Morris Oxford MO
Reviewed by Unique Cars and Parts
Our Rating: 2
By the late 1940's Morris desperately needed new models to put on the showroom floor. The cheaper and more economical version was to become immensely popular, the Morris Minor MM, but the Oxford made its debut at the same time and has, for those that are not Morris fans, become somewhat forgotten. Aimed fairly and squarely at the family man, the Oxford featured an all new unit construction four door body very similar in appearance to its smaller stable-mate.
This new body shell was also used as the base for other "Nuffield" cars including the Morris Six, Wolseley 4/50 and 6/80. Other new features included the Minor style torsion bar suspension
, a column gear change and a "new" side-valve four cylinder engine which many viewed as a retrospective move (the out-going Morris Ten used an overhead valve layout!). The Oxford MO remained in production in both Saloon and Traveller forms until the arrival of the Series II in 1953.
Morris Oxford Series II
The update to the Morris Oxford featured a new grille and modifications to the specifications the new Morris Oxford was greatly improved in appearance with its "new look" for 1953
. The new grille was in pressed steel and chromium-plated in a completely different design to the previous die-cast zinc-alloy type. The new grille was made in two pieces, something the designers had been asked for by owners who had suffered minor front-enders, so that the cost of repairs would be cut significantly should only one part be required for replacement.
Mechanical changes included the damper to the rack and pinion steering, which was improved to help eliminate the transference of road shocks to the steering wheel. To improve the already fine handling characteristics of the Oxford the manufacturers fitted larger shock absorbers to the front torsion bar suspension. The starter switch has been slightly altered to avoid jamming and the handbrake has been modified for more effective action. More attention was paid to rust-proofing by a "bonderizing" process and the use of chromium plating for the window was abandoned in favour of stainless steel. The engine fitted to the Series II Morris Minor was manufactured by the British Motor Corporation and was the same unit as installed in the Austin A30 and Morris Minor Series II.
One Of The Last With A Sidevalve Engine
The Oxford was one of the last medium-sized cars to employ a side valve engine, but perhaps that was a good thing, as the Series MO Morris was well known as a reliable performer. Features of the four-cylinder engine included a single plate dry clutch and a four-speed gearbox. The robust four throw crankshaft was carried in three renewable white metal steel-backed bearings fitted without shims. The big-end bearings were also of this type. Pistons were of tin-plated aluminium alloy and had two compression rings and one oil control ring. Three bearings supported the camshaft which was driven by helical gears. Valves
were operated by cast tappets located in guides cast integrally with the block. Tappet adjustment was by orthodox tappet head screw and locknut.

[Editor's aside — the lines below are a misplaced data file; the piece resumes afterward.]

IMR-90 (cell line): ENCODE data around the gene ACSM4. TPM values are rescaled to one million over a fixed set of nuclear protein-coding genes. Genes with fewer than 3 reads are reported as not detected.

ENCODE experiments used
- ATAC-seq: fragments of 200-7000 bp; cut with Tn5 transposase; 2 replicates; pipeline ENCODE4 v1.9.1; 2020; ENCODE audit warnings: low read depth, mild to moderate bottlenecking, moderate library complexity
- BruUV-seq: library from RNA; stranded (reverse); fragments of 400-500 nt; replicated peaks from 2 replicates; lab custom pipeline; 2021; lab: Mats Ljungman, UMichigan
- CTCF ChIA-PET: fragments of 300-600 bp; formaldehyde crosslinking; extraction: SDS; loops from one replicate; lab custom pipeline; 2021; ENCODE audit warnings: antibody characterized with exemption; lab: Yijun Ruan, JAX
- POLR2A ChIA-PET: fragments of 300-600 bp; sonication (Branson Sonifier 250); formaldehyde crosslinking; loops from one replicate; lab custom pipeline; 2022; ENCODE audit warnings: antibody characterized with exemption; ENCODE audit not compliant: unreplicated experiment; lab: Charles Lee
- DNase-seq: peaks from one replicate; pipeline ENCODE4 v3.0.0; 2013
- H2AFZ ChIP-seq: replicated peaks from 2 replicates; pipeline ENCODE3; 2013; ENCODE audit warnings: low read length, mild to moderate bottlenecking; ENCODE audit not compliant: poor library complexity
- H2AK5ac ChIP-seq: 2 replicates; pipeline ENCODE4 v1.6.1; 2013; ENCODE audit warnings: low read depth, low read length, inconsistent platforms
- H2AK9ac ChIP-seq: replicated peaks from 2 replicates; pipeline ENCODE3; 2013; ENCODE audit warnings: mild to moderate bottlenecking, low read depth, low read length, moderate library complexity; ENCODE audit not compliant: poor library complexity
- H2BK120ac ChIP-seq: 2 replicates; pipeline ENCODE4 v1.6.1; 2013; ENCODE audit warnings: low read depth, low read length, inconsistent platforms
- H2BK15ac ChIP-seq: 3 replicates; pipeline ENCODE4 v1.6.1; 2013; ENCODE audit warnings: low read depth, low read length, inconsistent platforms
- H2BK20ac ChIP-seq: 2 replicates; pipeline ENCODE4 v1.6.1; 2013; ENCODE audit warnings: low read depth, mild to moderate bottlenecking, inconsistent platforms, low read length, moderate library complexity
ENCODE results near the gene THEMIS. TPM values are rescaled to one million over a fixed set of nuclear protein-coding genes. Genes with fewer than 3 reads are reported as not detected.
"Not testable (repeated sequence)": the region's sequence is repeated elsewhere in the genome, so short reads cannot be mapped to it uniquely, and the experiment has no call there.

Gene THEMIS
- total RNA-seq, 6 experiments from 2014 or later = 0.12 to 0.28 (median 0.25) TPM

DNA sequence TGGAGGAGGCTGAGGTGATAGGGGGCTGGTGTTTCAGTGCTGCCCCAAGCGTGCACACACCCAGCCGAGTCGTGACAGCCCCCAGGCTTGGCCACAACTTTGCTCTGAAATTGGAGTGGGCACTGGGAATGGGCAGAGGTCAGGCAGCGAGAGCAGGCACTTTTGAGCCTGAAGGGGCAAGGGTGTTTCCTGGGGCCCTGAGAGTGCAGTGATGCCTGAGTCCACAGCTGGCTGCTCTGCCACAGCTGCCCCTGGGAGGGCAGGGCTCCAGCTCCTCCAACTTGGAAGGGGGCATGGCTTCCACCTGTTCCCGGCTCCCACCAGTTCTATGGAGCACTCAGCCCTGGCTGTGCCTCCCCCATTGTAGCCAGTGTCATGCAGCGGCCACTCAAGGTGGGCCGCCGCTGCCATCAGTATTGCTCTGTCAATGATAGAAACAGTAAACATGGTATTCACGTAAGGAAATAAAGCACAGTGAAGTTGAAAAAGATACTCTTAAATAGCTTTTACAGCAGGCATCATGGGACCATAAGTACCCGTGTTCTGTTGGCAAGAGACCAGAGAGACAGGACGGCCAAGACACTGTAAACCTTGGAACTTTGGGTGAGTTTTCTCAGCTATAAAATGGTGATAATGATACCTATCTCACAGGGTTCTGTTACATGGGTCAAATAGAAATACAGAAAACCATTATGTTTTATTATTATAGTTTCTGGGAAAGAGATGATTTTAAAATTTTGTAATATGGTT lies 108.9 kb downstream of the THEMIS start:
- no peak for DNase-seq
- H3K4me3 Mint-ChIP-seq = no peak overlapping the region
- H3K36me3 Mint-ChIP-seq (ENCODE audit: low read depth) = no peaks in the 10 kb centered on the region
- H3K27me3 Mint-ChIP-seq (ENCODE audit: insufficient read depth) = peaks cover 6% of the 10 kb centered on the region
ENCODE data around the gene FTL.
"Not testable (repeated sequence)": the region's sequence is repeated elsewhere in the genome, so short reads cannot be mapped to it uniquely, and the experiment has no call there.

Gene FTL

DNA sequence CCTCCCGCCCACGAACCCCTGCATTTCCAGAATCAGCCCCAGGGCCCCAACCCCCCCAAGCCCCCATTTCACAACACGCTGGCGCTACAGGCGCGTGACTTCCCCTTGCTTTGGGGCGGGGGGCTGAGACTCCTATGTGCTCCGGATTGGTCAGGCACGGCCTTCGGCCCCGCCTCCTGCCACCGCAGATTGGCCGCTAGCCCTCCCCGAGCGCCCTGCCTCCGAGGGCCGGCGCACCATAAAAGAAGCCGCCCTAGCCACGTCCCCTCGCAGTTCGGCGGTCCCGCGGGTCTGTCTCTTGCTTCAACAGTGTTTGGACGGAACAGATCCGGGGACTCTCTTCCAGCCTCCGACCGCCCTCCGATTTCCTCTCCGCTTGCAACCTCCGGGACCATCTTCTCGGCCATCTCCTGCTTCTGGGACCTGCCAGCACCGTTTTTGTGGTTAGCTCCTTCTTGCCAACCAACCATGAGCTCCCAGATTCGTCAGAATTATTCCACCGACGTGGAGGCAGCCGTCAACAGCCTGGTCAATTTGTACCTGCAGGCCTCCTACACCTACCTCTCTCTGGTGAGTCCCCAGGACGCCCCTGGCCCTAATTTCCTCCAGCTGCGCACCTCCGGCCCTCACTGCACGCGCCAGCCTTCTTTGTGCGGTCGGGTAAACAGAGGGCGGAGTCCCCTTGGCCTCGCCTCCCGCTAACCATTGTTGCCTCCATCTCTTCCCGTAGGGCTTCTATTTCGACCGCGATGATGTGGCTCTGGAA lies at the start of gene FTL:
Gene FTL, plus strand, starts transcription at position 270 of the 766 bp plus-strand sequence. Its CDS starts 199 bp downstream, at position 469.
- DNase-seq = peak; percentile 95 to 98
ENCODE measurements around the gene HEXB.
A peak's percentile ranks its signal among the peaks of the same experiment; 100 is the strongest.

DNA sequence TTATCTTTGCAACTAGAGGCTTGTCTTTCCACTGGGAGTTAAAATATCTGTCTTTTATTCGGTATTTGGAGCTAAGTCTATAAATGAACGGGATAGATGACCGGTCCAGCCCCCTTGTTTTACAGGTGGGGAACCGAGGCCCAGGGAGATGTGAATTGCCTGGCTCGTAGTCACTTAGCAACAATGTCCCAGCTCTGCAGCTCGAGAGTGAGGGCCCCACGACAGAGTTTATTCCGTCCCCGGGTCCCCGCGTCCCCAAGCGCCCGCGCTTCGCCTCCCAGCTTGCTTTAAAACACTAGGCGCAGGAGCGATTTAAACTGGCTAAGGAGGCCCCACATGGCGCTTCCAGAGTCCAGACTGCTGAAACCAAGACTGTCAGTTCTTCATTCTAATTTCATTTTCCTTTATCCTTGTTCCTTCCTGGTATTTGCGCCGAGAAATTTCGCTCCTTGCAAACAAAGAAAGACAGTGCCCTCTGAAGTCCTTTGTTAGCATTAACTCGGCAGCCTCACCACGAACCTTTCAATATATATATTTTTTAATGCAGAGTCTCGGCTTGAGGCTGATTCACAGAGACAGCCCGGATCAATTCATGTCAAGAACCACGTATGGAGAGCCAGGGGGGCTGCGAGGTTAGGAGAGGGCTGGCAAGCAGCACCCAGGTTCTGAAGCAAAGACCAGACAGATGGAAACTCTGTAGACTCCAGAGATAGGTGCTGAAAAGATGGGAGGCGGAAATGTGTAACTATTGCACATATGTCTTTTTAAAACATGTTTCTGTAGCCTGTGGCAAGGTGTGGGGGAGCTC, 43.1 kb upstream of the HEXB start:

Servicing the MO Yourself
Early models were cooled by thermo syphon action, assisted by an impellor and fan. Later, a six-bladed fan and closed circuit for the cooling water was provided. To remove the cylinder head
for decarbonising or any other operation, commence by draining the cooling system. Drain taps are located on the left side of the radiator bottom tank under the bumper and on the right side of the engine at the centre of the block. Earlier models have the drain tap at the rear on the left
Disconnect the top water hose and the positive battery
lead. Detach the throttle return spring from the air cleaner pipe and by slackening the locknut release the throttle cable from the throttle lever. Withdraw the cable from the bracket on the cylinder head
Remove the air cleaner, then disconnect the low tension wire from its terminal on the side oi the distributor. Mark each plug lead to assist in their correct installation, then disconnect then: from the plugs. Remove the distributor cover with the high tension leads attached.
Note the graduations on the cylinder head
and the mark on the distributor body, in particular, the exact position of the distributor in the cylinder head
. This will facilitate replacement. Slacken the distributor clamp cotter nut in the lug on the side of the head and tap back the cotter (early models have a bolt and split lug). Remove the distributor. Slacken the cylinder head
nut studs half a turn at a time until they are all free. This will avoid possible distortion of the head. Completely remove these nuts, then lift off the head.
Replacement of the head is a reversal of the above process. Take care to ensure that the distributor shaft tunnel in the head and block are correctly aligned. A special alignment gauge is best but if one of these is not available, use the distributor. Insert it in the shaft housing before the head is tightened down. When tightening the distributor clamp bolt in the split lug on early models, do not overtighten or the lug may break, necessitating the fitting of a new cylinder head
. Tighten the head bolts in the approved order and tighten again when the engine is hot.